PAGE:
In context: Moveit, Progress Software's enterprise-level managed file transfer application has had a bad month. Only a few weeks ago, known Russian-linked threat actors and ransomware groups actively exploited two vulnerabilities, impacting private, corporate, and government customers.

Progress Software's latest issue tracked as CVE-2023-35708 is a SQL injection vulnerability that hackers can exploit to gain escalated privileges and unauthorized access to Moveit's database. In this case, attackers can submit a crafted payload to a Moveit Transfer application endpoint, providing them with unauthorized access to its database content.

The new security hole joins two similar, previously reported issues, CVE-2023-34362 and CVE-2023-35036. According to Progress Software's advisory, any versions released before 2021.0.8 (13.0.8), 2021.1.6 (13.1.6), 2022.0.6 (14.0.6), 2022.1.7 (14.1.7), 2023.0.3 (15.0.3) are at risk.

The number of current Moveit hosts and users is far from insignificant. According to a report from, more than 3,000 hosts are running the managed file transfer solution. More than 30 percent of the hosts running the software are in the financial services industry. More than 15 percent of customers are from the healthcare industry, almost 9 percent work in information technology, and over 7.5 percent are from government and military installations. Twenty-nine percent of the organizations observed in the report employ more than 10,000 individuals.

Progress Software recommends that users and hosts patch the product and mitigate the vulnerabilities immediately. The announcement provides several remediation paths for users and administrators to ensure they are no longer susceptible to the identified exploits. Users who have not applied the May 2023 patch should follow the mitigation steps in the Moveit Transfer Critical Vulnerability article. That page contains the latest patches, including the fix for the June 9 (CVE-2023-35036) vulnerability and the original vulnerability from May 31 (CVE-2023-34362). Once complete, proceed to the Immediate Mitigation Steps and apply the June 15 patch as outlined. You will then be up to date for the vulnerabilities announced on May 31, June 9, and June 15.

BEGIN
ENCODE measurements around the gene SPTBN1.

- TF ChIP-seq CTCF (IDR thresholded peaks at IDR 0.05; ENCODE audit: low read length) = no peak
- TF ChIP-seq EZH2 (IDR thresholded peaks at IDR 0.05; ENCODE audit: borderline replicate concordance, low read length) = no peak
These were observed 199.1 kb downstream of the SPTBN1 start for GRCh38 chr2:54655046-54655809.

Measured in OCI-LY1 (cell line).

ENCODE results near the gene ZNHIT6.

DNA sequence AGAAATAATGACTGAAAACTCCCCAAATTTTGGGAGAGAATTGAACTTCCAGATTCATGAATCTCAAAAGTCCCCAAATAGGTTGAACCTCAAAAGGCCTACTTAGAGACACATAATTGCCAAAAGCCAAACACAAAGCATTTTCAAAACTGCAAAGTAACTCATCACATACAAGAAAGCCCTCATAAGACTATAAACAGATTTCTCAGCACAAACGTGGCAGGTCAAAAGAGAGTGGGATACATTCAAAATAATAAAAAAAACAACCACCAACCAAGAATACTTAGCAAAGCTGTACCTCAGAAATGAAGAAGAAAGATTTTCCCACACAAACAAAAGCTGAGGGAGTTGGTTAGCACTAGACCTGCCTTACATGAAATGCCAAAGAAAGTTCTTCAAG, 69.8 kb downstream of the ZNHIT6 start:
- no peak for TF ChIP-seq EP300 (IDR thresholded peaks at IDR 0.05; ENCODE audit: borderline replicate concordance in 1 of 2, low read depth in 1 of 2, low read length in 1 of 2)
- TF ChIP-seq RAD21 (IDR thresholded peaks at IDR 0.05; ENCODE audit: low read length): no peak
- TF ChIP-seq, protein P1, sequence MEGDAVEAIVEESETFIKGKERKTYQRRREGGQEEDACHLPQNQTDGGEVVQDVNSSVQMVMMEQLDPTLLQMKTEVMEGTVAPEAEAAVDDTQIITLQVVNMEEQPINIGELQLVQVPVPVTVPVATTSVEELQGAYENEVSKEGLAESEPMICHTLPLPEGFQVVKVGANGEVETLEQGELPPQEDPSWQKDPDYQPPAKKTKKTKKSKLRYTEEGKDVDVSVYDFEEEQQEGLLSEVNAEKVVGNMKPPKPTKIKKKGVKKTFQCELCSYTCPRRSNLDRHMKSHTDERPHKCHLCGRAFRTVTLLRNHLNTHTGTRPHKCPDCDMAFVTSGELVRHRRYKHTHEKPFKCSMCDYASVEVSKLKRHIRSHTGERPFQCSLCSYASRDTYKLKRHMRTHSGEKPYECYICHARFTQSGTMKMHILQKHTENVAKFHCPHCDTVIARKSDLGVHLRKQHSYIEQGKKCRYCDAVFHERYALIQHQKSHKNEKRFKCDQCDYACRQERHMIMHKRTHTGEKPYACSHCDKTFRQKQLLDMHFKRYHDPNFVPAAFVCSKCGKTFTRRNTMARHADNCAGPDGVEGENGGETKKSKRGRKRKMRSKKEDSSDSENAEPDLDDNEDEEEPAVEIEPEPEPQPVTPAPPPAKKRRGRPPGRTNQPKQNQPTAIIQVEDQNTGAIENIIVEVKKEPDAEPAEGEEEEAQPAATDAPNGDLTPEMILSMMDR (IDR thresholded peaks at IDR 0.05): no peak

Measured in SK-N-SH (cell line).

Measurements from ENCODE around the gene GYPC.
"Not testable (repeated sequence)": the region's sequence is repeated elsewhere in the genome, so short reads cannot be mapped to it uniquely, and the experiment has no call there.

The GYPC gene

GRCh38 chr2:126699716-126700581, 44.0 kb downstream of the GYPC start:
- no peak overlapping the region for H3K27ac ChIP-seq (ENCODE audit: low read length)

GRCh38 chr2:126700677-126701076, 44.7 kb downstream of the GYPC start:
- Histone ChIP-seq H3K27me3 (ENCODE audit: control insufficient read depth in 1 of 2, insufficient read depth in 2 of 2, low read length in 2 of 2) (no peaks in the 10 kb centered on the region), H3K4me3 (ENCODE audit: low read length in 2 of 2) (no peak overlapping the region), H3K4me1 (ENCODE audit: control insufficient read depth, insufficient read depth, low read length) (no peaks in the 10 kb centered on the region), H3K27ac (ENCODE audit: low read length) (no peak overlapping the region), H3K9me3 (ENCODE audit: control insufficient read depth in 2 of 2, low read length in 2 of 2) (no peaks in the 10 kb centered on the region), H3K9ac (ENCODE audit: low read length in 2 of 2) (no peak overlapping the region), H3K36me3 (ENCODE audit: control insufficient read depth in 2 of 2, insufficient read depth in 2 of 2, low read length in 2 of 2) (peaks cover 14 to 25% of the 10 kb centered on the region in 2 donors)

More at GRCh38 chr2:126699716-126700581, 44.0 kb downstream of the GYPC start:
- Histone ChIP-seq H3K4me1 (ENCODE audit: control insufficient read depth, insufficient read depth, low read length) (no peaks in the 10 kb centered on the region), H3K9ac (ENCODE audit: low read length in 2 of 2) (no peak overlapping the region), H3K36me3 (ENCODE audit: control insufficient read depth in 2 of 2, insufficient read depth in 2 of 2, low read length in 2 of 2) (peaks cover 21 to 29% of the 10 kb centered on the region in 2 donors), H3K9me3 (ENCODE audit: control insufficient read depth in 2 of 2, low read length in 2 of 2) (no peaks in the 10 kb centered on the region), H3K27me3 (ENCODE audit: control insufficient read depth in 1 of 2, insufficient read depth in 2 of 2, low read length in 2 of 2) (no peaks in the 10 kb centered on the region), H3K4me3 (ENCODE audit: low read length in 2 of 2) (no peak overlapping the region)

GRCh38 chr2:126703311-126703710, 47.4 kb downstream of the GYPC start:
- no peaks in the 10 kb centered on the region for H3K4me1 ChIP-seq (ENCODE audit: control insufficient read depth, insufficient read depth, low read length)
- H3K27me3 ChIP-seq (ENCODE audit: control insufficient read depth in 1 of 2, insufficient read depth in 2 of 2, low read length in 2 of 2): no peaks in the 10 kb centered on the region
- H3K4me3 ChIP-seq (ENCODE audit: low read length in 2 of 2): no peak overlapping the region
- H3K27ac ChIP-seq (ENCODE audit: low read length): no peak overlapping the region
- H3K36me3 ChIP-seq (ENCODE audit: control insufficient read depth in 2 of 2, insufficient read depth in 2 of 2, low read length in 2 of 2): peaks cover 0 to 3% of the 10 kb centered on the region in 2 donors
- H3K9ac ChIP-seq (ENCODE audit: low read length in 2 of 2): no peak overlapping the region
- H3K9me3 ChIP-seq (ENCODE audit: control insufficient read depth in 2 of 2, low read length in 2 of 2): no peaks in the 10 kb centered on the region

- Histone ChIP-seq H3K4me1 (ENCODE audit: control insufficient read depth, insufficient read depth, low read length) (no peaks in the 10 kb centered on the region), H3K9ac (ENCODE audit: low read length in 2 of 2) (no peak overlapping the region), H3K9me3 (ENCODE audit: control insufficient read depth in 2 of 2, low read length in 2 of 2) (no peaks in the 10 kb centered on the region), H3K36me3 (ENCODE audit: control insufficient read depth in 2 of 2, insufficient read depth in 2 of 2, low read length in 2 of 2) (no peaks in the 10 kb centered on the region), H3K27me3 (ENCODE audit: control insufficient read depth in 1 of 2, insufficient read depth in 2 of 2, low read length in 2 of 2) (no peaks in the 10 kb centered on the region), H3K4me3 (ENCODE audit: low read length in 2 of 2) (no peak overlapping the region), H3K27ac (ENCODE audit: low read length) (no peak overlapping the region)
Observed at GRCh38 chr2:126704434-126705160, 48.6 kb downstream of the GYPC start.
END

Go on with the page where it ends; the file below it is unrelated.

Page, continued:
Researchers believe the Clop ransomware gang has been aware of the vulnerability since 2021. According to Cybersecurity and Infrastructure Security Agency Director Jen Easterly, the attacks have thus far mainly been opportunistic and had no significant impact on federal civilian agencies. Easterly also said, "...we are not aware of Clop actors threatening to extort or release any data stolen from U.S. government agencies."

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